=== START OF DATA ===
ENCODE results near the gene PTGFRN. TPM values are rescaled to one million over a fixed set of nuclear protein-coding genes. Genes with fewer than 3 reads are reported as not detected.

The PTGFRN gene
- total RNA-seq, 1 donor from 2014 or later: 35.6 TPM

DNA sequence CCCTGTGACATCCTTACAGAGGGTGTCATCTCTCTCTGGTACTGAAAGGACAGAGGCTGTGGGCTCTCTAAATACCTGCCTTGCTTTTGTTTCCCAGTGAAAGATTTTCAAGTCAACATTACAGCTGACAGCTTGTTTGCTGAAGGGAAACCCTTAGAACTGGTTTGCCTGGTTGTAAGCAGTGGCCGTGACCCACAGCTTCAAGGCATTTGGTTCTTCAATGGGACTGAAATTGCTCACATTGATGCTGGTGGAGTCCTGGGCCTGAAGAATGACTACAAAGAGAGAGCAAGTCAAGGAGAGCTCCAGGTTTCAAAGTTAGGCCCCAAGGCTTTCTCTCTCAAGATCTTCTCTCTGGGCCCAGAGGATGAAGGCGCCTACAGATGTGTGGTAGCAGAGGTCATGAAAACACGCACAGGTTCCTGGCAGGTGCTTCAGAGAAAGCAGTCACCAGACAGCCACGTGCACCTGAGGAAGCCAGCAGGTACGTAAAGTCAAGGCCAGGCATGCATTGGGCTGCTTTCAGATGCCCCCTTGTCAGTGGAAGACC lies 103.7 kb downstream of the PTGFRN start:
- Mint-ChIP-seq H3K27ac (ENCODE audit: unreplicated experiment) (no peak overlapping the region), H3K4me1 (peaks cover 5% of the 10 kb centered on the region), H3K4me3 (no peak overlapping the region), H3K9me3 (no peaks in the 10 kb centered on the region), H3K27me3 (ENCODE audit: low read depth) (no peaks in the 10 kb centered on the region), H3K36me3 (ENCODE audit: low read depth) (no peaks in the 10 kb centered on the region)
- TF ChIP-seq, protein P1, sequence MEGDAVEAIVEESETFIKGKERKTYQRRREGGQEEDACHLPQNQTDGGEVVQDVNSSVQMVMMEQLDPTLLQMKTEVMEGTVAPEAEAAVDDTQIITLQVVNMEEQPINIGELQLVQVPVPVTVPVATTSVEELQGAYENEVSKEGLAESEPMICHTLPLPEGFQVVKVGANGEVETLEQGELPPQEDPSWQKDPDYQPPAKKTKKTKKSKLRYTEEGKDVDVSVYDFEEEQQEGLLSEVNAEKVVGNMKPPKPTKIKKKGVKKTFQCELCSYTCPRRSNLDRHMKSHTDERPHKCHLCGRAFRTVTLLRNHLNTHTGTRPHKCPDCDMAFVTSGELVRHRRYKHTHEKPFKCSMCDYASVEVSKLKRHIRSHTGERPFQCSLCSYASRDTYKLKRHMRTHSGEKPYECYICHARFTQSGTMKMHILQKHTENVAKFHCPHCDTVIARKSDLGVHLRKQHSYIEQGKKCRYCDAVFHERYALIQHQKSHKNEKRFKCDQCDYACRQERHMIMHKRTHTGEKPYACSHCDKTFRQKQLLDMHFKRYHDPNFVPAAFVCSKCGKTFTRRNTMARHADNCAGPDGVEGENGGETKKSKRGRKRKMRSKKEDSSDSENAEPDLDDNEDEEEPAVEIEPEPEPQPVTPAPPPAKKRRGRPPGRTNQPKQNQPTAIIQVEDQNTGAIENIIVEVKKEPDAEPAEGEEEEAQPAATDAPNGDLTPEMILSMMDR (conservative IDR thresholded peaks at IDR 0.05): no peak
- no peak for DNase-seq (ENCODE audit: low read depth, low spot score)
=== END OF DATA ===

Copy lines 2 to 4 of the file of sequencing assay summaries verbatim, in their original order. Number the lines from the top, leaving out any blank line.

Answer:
The PTGFRN gene
- total RNA-seq, 1 donor from 2014 or later: 35.6 TPM

DNA sequence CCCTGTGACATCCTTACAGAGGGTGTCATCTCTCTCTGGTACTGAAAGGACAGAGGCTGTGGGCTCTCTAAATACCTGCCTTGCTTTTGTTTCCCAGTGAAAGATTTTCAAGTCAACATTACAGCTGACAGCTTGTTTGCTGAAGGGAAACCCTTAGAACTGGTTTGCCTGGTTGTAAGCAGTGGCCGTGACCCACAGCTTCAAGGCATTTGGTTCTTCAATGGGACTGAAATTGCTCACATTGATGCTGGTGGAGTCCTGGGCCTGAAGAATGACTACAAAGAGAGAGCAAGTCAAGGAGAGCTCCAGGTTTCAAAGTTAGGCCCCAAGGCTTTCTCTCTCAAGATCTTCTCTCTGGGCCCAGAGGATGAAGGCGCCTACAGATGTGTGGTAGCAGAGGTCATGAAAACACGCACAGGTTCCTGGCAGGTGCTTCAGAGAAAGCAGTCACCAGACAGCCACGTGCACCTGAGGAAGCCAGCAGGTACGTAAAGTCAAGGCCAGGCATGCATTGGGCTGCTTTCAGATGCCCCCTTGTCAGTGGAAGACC lies 103.7 kb downstream of the PTGFRN start: